And did I have enough berries for our needs?  Way enough berries.  Enough and to spare as the Doctrine and Covenants said.  I prepared the jelly and had 15 containers filled of freezer jelly in freezer containers PLUS 12 plastic containers filled and they were the small containers little Simon had with his baby food in them…to be given away to good piano students or friends or with a loaf of homemade bread.  PLUS 6 pints of strawberry sauce for over ice cream, waffles, pancakes, or pound cakes.  PLUS we took bags of the berries to our neighbors or Home/Visiting Teaching peoples.

It was quite a day.  And we were so blessed.  All along I had figured this would be our story, our secret, our lesson.  Papa has been so moved by the experience that he’s told a couple people.  The sad part is that apparently the bishop told the story to either ward council or in priesthood meeting (we don’t know where because I was in RS and Papa was in Primary at the piano but it got reported to us). My take on this is that it should have been kept private because when we get rewarded openly we have received our blessing on earth.  Me? I’d prefer to get my blessings in the next life.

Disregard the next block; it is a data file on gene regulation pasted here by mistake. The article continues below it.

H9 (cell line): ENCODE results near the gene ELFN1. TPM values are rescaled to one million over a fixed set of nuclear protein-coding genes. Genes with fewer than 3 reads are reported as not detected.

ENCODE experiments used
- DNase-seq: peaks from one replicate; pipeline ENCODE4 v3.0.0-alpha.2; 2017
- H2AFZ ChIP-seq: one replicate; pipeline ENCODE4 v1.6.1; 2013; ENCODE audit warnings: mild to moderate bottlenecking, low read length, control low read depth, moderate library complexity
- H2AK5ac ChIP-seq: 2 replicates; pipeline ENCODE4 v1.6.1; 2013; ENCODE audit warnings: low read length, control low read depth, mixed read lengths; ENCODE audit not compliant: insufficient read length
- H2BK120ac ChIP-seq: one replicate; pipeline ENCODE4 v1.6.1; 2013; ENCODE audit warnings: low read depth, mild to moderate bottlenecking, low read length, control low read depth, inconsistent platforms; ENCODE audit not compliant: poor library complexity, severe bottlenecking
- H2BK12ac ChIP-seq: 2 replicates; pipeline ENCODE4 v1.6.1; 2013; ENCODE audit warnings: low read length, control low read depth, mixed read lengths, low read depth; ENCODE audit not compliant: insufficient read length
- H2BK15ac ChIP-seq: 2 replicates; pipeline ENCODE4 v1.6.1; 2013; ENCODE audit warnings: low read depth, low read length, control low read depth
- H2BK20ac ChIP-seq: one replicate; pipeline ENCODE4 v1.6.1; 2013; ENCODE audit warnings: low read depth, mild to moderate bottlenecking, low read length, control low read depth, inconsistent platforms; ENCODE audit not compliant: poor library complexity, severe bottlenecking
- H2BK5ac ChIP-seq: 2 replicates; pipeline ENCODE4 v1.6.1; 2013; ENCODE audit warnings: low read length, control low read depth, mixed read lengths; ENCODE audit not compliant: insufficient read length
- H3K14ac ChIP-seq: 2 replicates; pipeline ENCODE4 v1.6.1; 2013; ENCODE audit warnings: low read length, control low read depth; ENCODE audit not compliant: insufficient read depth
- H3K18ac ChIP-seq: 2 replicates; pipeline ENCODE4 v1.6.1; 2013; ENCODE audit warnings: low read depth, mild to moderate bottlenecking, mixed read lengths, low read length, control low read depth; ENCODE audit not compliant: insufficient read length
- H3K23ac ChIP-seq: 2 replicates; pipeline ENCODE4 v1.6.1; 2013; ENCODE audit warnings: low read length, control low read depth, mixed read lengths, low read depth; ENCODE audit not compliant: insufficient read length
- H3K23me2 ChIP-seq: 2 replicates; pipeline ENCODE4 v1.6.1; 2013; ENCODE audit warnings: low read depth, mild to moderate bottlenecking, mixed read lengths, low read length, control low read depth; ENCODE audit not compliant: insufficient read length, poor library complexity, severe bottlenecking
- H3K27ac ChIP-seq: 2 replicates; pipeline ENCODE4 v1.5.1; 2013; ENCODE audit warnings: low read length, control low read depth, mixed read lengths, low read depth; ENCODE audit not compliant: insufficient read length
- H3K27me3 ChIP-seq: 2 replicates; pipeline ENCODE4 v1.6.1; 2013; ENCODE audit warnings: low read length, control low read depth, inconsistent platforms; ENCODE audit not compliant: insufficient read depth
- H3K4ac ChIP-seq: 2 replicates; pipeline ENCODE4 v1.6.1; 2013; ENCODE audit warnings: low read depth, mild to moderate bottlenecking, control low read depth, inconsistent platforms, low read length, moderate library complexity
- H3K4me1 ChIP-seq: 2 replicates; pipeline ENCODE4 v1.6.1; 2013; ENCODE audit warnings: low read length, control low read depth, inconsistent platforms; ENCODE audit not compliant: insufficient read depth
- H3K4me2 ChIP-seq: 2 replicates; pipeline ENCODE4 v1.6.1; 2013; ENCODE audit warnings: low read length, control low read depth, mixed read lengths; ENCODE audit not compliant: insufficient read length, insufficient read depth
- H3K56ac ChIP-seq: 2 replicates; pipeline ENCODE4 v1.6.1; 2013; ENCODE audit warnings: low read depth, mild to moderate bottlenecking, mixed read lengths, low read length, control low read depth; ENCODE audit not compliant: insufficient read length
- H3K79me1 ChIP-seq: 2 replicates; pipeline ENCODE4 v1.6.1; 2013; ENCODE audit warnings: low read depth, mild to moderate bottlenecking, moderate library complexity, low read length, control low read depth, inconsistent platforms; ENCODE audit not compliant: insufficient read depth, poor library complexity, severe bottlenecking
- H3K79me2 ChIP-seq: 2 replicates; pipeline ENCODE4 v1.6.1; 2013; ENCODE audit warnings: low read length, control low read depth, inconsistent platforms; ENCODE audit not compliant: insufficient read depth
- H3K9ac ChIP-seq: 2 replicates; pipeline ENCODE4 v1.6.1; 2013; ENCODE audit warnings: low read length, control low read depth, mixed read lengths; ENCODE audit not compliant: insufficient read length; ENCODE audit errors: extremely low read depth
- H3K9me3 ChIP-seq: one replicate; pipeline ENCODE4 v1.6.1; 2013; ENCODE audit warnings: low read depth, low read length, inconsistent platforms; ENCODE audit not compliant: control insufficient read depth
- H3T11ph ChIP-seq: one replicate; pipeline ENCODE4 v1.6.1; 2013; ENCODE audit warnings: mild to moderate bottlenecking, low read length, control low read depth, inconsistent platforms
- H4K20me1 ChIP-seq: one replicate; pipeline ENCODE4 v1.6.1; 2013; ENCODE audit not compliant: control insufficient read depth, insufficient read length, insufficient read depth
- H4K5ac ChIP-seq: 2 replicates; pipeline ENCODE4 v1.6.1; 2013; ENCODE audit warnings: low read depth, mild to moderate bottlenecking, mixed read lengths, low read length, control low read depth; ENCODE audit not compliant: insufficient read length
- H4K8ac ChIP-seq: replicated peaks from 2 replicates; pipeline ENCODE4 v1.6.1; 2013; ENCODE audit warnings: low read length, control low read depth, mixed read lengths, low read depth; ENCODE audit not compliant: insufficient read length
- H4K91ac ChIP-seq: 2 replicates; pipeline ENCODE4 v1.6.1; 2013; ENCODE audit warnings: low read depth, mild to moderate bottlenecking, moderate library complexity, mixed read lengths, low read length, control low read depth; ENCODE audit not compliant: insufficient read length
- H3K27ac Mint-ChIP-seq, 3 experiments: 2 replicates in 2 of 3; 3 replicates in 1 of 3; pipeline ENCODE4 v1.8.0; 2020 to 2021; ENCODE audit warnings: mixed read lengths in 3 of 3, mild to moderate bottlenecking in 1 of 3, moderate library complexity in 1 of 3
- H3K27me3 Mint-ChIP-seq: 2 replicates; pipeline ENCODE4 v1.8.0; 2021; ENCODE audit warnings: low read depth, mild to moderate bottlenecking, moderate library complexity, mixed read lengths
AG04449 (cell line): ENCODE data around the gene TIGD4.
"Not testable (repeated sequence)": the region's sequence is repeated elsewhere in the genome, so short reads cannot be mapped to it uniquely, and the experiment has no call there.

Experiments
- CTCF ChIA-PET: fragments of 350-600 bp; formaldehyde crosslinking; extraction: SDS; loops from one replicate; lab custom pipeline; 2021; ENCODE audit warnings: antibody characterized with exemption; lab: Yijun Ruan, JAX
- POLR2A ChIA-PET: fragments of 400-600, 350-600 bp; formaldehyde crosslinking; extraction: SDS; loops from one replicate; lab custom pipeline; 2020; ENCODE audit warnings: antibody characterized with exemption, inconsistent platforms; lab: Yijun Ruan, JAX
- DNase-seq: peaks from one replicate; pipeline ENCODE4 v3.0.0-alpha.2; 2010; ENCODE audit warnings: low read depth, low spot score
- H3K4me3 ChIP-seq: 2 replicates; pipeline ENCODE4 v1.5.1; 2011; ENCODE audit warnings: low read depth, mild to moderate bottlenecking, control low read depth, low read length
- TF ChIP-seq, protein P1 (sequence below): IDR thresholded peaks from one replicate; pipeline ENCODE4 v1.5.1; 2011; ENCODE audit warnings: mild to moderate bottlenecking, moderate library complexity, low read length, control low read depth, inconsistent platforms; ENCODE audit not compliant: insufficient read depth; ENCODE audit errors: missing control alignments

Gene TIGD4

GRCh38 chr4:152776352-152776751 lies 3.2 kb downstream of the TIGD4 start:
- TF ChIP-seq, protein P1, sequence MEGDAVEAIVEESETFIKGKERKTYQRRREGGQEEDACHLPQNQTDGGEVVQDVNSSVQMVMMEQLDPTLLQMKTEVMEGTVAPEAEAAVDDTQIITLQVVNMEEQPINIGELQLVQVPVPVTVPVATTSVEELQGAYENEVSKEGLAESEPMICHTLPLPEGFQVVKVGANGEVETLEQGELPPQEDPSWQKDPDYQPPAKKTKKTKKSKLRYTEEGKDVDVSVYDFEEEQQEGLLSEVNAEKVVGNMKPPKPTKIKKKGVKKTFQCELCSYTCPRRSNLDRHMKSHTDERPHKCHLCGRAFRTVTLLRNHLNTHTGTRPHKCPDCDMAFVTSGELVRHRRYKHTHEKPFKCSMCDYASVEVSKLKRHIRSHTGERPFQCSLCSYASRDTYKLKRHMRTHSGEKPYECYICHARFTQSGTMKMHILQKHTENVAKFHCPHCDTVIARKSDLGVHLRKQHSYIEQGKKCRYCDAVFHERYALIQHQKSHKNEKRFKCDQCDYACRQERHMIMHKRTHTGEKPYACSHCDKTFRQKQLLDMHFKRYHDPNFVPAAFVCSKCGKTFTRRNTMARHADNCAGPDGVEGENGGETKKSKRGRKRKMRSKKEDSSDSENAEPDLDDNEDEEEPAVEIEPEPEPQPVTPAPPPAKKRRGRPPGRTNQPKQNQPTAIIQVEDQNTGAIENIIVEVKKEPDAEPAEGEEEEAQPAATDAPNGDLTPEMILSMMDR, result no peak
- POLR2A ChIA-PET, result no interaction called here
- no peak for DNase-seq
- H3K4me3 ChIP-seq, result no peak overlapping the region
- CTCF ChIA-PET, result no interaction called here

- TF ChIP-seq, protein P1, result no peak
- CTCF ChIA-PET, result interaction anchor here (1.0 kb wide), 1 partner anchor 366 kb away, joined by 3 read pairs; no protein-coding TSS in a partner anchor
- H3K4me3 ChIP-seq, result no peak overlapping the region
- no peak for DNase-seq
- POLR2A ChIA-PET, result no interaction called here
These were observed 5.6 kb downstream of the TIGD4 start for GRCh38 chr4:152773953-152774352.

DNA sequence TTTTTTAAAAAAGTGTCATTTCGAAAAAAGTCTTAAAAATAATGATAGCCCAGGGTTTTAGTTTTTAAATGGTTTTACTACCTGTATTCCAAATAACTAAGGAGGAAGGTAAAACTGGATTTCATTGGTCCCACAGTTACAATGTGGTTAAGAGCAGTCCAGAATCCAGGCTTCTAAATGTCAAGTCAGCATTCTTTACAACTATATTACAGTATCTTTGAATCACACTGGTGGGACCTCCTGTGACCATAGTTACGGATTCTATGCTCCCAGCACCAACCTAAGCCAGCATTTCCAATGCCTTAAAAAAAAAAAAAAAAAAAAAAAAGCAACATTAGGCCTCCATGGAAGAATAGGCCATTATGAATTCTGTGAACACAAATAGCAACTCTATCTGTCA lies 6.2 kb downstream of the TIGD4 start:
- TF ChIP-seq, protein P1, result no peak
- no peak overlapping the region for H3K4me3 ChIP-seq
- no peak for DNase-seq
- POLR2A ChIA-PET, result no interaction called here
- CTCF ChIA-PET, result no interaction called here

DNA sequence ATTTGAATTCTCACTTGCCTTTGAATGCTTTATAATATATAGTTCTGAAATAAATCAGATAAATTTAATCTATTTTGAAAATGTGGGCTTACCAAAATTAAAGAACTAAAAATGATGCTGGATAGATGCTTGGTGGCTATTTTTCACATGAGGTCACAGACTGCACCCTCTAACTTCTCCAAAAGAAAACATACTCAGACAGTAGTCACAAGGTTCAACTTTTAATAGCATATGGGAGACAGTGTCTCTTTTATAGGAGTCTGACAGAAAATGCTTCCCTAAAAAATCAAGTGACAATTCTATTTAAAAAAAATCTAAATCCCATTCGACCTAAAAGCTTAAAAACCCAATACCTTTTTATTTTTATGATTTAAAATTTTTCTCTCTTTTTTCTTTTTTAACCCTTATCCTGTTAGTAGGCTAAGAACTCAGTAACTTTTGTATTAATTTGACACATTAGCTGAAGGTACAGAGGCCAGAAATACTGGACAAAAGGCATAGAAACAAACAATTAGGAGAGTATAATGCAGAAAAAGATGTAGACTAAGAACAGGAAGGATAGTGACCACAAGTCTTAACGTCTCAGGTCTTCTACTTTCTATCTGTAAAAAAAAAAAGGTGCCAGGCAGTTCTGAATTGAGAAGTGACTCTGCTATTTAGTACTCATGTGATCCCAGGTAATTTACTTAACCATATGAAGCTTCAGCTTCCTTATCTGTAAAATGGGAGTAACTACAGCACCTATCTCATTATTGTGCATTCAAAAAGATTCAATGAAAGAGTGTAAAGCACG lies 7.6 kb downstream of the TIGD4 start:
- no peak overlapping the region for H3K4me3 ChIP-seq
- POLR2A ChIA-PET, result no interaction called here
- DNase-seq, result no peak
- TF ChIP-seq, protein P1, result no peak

BUT HERE’S MY BIGGEST FEAR.  The Lord always blesses us with more when we show our faithfulness.  Not always in tangible things but......WHAT WILL OUR BERRIES BE LIKE NEXT YEAR?
                                                         

2 comments:

Lin Floyd said...

sweet story, I've missed your posts!

Dawn Barrett said...

Wow! What a great legacy...what a great harest...what a great name I would have had if I was named Strawberry Patch Hatch! hehehe